The Importance of IP Video Surveillance in Schools
by Ken Shafton | Jul 27, 2018
For the quality of the educational experience as well as the safety of the students, it's important that schools view safety as the highest priority. Administrators need to closely examine the security options available to them in the video surveillance marketplace. They should begin with a thorough look at what network-based video technology can do in the community's local educational facilities, compared to traditional analog systems.
Today, the industry is in the middle of a paradigm shift as it slowly gravitates from analog video systems to digital Internet protocol (IP). The use of IP-based video is now the default way to go, and nowhere else in society has this new flavor of video surveillance as well received.
Frank Kondor, Managing PartneratOmni Data LLC, West Haven, Connecticut, said his company is only putting in place IP Video for businesses and schools, and that the latest software offering shot detection, facial recognition and laser sensor activations are driving the sale of IP further.
"About 80 percent of every DVR [digital video recorder] we sell are IP camera," Kondor said.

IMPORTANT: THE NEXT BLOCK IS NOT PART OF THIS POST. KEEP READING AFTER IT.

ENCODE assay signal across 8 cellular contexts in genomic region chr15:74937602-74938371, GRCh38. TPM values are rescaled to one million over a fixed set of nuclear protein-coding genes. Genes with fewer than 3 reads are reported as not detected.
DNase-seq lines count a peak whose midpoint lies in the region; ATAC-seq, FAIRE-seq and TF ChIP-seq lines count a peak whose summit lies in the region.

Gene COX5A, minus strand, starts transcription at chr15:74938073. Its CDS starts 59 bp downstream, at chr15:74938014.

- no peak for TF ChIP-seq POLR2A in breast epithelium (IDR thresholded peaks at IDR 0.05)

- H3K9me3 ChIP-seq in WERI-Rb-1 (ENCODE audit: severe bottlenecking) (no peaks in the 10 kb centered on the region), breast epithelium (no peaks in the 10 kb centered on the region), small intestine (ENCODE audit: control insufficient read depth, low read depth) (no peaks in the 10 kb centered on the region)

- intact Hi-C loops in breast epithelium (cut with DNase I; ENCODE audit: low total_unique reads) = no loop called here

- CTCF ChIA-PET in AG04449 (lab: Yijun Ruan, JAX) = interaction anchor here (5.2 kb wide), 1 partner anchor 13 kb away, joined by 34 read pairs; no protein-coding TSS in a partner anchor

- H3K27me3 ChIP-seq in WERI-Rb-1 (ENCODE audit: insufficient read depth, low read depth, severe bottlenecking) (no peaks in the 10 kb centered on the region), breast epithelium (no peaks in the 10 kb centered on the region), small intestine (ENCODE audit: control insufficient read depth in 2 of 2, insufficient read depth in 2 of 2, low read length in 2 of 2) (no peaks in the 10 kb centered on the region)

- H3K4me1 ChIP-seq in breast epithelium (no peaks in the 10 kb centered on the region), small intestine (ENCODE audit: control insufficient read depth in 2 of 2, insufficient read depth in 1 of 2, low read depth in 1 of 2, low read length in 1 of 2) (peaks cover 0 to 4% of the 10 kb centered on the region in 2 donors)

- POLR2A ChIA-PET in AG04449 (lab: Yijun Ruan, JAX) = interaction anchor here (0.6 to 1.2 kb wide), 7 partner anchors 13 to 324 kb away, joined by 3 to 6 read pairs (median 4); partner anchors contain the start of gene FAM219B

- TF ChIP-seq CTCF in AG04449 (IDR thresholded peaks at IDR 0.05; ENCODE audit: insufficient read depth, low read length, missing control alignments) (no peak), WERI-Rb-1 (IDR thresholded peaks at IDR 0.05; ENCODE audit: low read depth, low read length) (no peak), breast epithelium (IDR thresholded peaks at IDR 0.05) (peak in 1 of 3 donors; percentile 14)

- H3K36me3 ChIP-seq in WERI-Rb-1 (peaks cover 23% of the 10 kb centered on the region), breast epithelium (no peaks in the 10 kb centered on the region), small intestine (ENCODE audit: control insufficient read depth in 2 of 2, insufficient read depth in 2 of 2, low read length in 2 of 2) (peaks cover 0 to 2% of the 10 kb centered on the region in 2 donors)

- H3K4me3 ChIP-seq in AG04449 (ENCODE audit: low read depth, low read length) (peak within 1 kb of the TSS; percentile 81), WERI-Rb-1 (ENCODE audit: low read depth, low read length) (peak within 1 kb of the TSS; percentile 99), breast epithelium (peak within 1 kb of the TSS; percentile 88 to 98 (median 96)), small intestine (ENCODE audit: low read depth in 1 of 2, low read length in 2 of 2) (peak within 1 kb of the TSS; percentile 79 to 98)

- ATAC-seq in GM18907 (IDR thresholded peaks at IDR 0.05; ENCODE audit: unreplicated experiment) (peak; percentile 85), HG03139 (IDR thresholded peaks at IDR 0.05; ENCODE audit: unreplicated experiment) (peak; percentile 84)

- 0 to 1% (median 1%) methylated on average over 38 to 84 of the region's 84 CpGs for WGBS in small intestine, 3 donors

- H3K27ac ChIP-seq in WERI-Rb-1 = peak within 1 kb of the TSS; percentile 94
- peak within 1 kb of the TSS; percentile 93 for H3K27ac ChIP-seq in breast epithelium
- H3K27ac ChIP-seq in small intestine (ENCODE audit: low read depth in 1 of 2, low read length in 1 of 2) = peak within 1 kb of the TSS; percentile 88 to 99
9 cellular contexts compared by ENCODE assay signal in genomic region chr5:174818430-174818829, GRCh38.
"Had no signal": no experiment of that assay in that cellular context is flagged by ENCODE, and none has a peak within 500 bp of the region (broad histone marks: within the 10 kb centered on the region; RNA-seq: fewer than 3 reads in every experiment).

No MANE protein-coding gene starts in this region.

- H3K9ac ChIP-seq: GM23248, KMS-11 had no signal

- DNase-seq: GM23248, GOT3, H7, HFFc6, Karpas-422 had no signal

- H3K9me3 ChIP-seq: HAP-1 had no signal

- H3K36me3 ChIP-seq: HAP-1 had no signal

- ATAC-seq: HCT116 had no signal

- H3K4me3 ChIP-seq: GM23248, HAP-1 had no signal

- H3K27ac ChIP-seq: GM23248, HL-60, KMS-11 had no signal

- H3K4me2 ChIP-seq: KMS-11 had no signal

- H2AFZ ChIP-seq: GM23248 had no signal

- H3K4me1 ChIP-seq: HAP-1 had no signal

Use of Network-Based Video
In the beginning, security companies installed and serviced analog cameras in educational facilities as well as in commercial, industrial and retail markets. For the most part, those analog devices served the industry well, but since the introduction of IP Video and network infrastructures, the number of IP video installations has taken off and is now the only solution being proposed, installed and implemented.
In schools, colleges and universities, IP cameras allow officials to better track and identify suspicious individuals as they enter and leave facilities. IP cameras allow administrators to monitor parking lots, sidewalks and critical entrances with greater clarity and efficiency.
When real-time observation is not feasible, IP video allows images to be recorded on an assortment of digital media for later review. Network video offers the advantage of capturing real-time events as they happen and storing them on a computer hard drive. And because of megapixel imagers, IP video has the ability to record images in near-to-life resolution and speed.
Because of their digital nature, images from an IP camera also can be easily exported for law enforcement use without degrading image quality. A watermark within the digital framework of each image verifies its authenticity. This is especially important when video images are extracted as evidence to use in a court of law.
Megapixel IP cameras also allow schools to do more with fewer employees, which is important to cash-strapped institutions. Through the use of live and recorded video, the number of security personnel can often be reduced and replaced with IP video cameras. Instead of a school full of security officers, many educational facilities can effectively function with a handful.
Adding Cameras to an Existing Infrastructure